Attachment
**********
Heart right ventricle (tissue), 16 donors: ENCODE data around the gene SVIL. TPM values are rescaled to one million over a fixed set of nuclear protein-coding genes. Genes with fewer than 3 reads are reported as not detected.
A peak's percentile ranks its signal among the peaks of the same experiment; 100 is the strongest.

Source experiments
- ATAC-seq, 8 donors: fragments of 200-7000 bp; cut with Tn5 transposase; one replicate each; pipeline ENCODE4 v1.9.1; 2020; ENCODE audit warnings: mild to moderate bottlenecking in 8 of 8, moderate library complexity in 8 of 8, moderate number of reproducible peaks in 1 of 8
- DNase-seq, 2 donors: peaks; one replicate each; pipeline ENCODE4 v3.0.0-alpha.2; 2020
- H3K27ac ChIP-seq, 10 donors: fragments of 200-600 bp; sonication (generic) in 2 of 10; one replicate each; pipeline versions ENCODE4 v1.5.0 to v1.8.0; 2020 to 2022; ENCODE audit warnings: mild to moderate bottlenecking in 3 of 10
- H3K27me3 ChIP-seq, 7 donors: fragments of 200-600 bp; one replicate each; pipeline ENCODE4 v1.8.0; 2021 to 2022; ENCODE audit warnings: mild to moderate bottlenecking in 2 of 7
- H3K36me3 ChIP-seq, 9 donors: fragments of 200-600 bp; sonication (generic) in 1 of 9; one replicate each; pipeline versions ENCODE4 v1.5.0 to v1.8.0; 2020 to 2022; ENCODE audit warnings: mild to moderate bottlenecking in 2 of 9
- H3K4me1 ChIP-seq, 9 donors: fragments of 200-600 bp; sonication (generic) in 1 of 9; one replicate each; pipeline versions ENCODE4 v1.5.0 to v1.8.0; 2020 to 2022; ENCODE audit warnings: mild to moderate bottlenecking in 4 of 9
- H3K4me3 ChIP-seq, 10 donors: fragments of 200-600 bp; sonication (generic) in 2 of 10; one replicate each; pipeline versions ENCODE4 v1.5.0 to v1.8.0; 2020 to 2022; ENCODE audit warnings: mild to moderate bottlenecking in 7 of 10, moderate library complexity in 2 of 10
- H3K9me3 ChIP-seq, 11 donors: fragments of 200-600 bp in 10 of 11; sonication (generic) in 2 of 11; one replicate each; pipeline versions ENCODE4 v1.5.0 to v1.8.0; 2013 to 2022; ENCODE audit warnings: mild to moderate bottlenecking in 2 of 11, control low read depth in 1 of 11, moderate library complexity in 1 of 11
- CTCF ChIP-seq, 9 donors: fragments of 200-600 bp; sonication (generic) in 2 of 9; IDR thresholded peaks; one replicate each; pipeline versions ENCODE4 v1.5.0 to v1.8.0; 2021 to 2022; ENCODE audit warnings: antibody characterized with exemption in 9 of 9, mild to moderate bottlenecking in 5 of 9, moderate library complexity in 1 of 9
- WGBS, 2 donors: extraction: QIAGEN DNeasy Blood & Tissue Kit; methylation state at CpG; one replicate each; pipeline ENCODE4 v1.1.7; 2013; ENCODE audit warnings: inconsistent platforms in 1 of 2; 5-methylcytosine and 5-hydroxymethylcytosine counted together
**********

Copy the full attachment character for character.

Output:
Heart right ventricle (tissue), 16 donors: ENCODE data around the gene SVIL. TPM values are rescaled to one million over a fixed set of nuclear protein-coding genes. Genes with fewer than 3 reads are reported as not detected.
A peak's percentile ranks its signal among the peaks of the same experiment; 100 is the strongest.

Source experiments
- ATAC-seq, 8 donors: fragments of 200-7000 bp; cut with Tn5 transposase; one replicate each; pipeline ENCODE4 v1.9.1; 2020; ENCODE audit warnings: mild to moderate bottlenecking in 8 of 8, moderate library complexity in 8 of 8, moderate number of reproducible peaks in 1 of 8
- DNase-seq, 2 donors: peaks; one replicate each; pipeline ENCODE4 v3.0.0-alpha.2; 2020
- H3K27ac ChIP-seq, 10 donors: fragments of 200-600 bp; sonication (generic) in 2 of 10; one replicate each; pipeline versions ENCODE4 v1.5.0 to v1.8.0; 2020 to 2022; ENCODE audit warnings: mild to moderate bottlenecking in 3 of 10
- H3K27me3 ChIP-seq, 7 donors: fragments of 200-600 bp; one replicate each; pipeline ENCODE4 v1.8.0; 2021 to 2022; ENCODE audit warnings: mild to moderate bottlenecking in 2 of 7
- H3K36me3 ChIP-seq, 9 donors: fragments of 200-600 bp; sonication (generic) in 1 of 9; one replicate each; pipeline versions ENCODE4 v1.5.0 to v1.8.0; 2020 to 2022; ENCODE audit warnings: mild to moderate bottlenecking in 2 of 9
- H3K4me1 ChIP-seq, 9 donors: fragments of 200-600 bp; sonication (generic) in 1 of 9; one replicate each; pipeline versions ENCODE4 v1.5.0 to v1.8.0; 2020 to 2022; ENCODE audit warnings: mild to moderate bottlenecking in 4 of 9
- H3K4me3 ChIP-seq, 10 donors: fragments of 200-600 bp; sonication (generic) in 2 of 10; one replicate each; pipeline versions ENCODE4 v1.5.0 to v1.8.0; 2020 to 2022; ENCODE audit warnings: mild to moderate bottlenecking in 7 of 10, moderate library complexity in 2 of 10
- H3K9me3 ChIP-seq, 11 donors: fragments of 200-600 bp in 10 of 11; sonication (generic) in 2 of 11; one replicate each; pipeline versions ENCODE4 v1.5.0 to v1.8.0; 2013 to 2022; ENCODE audit warnings: mild to moderate bottlenecking in 2 of 11, control low read depth in 1 of 11, moderate library complexity in 1 of 11
- CTCF ChIP-seq, 9 donors: fragments of 200-600 bp; sonication (generic) in 2 of 9; IDR thresholded peaks; one replicate each; pipeline versions ENCODE4 v1.5.0 to v1.8.0; 2021 to 2022; ENCODE audit warnings: antibody characterized with exemption in 9 of 9, mild to moderate bottlenecking in 5 of 9, moderate library complexity in 1 of 9
- WGBS, 2 donors: extraction: QIAGEN DNeasy Blood & Tissue Kit; methylation state at CpG; one replicate each; pipeline ENCODE4 v1.1.7; 2013; ENCODE audit warnings: inconsistent platforms in 1 of 2; 5-methylcytosine and 5-hydroxymethylcytosine counted together